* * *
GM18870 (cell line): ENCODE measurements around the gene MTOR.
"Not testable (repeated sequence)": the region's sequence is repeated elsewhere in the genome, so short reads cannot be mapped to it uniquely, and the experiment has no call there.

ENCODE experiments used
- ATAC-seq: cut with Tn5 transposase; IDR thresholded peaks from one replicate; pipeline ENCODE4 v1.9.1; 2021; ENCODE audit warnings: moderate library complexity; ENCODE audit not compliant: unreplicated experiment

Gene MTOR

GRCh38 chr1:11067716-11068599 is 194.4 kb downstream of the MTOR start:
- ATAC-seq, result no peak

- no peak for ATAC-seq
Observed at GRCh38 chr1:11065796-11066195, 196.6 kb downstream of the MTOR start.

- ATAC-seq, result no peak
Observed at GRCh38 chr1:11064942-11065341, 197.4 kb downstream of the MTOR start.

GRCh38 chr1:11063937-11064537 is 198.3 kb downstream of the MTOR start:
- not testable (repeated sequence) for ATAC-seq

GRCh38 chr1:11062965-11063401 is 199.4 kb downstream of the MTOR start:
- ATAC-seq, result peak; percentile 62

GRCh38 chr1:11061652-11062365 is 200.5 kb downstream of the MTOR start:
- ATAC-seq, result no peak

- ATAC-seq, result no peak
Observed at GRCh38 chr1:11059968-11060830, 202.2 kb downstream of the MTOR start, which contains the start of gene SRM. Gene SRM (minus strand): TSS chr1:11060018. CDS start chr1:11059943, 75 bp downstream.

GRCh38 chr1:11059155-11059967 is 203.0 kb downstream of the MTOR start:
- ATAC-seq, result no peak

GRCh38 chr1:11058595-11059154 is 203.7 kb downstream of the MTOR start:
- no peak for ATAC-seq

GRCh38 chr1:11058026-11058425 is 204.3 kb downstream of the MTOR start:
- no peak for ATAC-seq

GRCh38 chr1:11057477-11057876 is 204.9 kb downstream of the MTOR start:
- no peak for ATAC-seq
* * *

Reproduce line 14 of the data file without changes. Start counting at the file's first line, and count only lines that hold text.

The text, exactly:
GRCh38 chr1:11062965-11063401 is 199.4 kb downstream of the MTOR start: